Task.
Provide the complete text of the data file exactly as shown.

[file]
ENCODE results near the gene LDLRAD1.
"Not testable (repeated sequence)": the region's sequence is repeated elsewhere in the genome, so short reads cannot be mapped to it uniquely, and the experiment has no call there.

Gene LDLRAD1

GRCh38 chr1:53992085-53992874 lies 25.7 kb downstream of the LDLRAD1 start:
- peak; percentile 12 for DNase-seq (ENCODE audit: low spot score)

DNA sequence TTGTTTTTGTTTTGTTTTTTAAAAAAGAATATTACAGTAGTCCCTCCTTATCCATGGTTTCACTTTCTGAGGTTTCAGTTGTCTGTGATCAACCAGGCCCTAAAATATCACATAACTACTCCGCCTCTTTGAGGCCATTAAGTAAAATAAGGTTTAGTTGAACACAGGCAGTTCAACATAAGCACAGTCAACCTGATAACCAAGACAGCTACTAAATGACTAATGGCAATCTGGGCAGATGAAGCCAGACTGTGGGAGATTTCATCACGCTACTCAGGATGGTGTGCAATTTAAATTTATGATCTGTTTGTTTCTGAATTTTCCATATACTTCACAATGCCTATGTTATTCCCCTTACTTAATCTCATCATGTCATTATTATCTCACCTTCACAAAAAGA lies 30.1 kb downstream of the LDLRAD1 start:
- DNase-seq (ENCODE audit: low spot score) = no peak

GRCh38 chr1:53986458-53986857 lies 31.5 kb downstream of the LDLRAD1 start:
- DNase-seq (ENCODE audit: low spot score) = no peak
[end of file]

ENCODE results near the gene LDLRAD1.
"Not testable (repeated sequence)": the region's sequence is repeated elsewhere in the genome, so short reads cannot be mapped to it uniquely, and the experiment has no call there.

Gene LDLRAD1

GRCh38 chr1:53992085-53992874 lies 25.7 kb downstream of the LDLRAD1 start:
- peak; percentile 12 for DNase-seq (ENCODE audit: low spot score)

DNA sequence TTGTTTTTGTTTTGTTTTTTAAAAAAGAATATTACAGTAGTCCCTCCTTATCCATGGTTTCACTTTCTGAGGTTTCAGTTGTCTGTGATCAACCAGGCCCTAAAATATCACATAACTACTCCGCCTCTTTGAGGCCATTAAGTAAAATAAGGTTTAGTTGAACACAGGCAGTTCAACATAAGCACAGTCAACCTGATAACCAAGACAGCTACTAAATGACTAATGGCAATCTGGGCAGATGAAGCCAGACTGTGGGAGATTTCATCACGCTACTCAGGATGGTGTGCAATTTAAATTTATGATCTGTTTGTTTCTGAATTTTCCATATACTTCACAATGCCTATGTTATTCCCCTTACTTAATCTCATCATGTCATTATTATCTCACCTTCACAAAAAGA lies 30.1 kb downstream of the LDLRAD1 start:
- DNase-seq (ENCODE audit: low spot score) = no peak

GRCh38 chr1:53986458-53986857 lies 31.5 kb downstream of the LDLRAD1 start:
- DNase-seq (ENCODE audit: low spot score) = no peak